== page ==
In light of the recent Ebola panic that has been racing across the nation from Texas to Maine, hospitals nationwide are beginning to review or create protocols directly related to the diagnosis and treatment of Ebola.
In light of the recent Ebola panic that has been racing across the nation from Texas to Maine, hospitals nationwide are beginning to review or create protocols directly related to the diagnosis and treatment of Ebola. The prevention of Ebola and its spread is contingent upon stringent infection control and isolation practices in hospitals, especially emergency rooms and urgent care centers. Because of this, hospitals are taking a closer look at how they deal with infectious disease cases – Ebola being foremost on everyone’s minds.
Even if there is not a widespread Ebola outbreak in the U.S., the beefing up of infection prevention measures and emergency response protocols will only serve as vital practice and planning for outbreaks that, while may not be Ebola, could have devastating consequences for communities.
Influenza, for example, while not regarded as seriously as Ebola, kills around 30,000 people each year. While Ebola and the Flu are kind of apples and oranges when it comes to viruses, cleanliness and response protocols are beneficial in regards to any infectious agent, regardless of transmission.
Healthcare organizations need a multidisciplinary approach to infection control, and quality and safety departments are often tasked with spearheading these efforts. Everything from coordination and scheduling of staff to EHR documentation and automated stop-gaps in EHR software that protects against missing or conflicting inputs.
The Joint Commission recently released new accreditation chapters for 2015 that are more focused than ever before on patient safety. In a press release from The Joint Commission, CMO Ana Pujols McKee said, “For the first time, The Joint Commission is providing a standards chapter on our website because this information is so important that we want everyone to have access to it. A solid foundation for patient safety is a safety culture. For leaders, our hope is they will study this chapter and use it as a tool to build or improve their safety culture program.”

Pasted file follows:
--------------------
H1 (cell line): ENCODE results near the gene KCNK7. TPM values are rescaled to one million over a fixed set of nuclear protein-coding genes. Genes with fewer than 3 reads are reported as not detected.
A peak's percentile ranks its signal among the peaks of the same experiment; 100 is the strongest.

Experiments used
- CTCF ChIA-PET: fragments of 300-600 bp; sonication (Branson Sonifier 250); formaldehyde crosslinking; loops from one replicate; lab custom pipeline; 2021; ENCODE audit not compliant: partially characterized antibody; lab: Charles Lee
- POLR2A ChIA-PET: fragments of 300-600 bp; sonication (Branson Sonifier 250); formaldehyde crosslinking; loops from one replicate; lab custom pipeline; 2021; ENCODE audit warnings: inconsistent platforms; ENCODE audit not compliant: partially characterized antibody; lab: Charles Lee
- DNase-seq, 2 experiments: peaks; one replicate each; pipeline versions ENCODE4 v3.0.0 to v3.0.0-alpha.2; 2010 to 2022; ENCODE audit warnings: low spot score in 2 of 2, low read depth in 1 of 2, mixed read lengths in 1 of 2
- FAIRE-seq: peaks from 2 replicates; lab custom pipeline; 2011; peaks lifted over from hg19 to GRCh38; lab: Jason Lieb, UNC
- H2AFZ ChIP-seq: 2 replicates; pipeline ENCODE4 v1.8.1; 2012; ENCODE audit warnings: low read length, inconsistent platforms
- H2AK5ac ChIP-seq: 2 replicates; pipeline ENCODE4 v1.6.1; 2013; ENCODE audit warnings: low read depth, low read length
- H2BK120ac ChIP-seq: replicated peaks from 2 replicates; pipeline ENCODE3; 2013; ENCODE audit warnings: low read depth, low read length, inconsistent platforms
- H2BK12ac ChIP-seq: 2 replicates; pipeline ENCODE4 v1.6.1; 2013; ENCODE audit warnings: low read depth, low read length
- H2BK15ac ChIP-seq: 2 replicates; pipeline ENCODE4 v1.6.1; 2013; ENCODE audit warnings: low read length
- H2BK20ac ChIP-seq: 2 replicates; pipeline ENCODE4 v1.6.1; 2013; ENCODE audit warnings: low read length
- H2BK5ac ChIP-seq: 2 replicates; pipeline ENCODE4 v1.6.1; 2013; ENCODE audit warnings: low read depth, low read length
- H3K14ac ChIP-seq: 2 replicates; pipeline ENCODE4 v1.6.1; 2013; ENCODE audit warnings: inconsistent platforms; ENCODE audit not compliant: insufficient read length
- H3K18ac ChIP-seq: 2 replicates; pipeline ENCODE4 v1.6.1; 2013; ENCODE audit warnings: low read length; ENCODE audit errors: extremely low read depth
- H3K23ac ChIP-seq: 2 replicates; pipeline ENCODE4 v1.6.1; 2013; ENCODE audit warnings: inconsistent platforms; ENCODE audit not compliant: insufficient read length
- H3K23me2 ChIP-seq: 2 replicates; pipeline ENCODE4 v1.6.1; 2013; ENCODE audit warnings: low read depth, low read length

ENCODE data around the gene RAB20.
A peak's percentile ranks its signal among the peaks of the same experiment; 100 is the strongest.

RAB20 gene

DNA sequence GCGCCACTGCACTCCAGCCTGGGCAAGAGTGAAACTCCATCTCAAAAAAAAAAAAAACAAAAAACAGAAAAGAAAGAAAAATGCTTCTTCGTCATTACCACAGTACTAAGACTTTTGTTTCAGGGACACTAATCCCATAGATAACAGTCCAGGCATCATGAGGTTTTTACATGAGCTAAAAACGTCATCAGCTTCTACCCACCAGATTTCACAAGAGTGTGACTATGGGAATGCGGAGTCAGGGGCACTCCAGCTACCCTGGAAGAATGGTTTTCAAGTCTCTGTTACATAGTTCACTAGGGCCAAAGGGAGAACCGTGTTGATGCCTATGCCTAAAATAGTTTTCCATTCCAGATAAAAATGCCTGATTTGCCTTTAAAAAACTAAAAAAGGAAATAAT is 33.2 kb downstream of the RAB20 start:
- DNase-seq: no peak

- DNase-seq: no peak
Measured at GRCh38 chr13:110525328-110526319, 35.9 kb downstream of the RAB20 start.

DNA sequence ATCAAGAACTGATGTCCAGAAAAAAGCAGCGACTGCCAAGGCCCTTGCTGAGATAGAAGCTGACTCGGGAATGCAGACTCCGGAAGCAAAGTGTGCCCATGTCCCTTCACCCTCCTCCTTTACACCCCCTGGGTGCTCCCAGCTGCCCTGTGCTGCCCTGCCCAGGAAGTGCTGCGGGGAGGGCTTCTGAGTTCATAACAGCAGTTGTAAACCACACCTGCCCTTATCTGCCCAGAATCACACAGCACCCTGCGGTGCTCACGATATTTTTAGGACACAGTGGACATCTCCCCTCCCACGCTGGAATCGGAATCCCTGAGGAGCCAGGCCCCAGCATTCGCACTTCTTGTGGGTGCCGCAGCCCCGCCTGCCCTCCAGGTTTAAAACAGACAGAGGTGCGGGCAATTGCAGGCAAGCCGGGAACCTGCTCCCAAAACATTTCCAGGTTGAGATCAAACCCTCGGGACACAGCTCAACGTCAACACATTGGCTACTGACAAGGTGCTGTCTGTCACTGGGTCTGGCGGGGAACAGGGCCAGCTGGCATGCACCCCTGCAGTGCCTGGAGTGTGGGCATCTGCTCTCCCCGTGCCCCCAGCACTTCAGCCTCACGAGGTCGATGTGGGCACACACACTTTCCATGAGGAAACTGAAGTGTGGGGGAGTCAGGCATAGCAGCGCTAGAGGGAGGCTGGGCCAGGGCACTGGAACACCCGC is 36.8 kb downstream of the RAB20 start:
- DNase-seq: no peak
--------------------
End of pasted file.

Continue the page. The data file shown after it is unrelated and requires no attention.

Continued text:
This update combined with the buzz around Ebola means that in the next fiscal year, patient safety is likely to take center stage.
Another new addition for 2015, the implementation of ICD-10, will help prevent misdiagnosis of potentially infectious diseases, like Ebola. ICD-9, at present, doesn’t have a specific code for Ebola, but ICD-10 will. The ICD-9 code used at present is a non-specific code for viral infections, 078.89. In ICD-10, Ebola gets its very own – specific- code: A98.4
The implications for public health monitoring with ICD-10 are great. With its own code, morbidity reporting will be more specific than ever before and potential outbreaks will be able to be tracked far more accurately. The World Health Organization already uses ICD-10 codes for this purposes in the other developed nations that already use it.
In the U.S., since we are still using non-specific ICD-9 codes for Ebola, our ability to track a potential outbreak through EMRs is greatly reduced. That’s why it’s of the utmost importance that our infection prevention and defense is at its best in the months to come.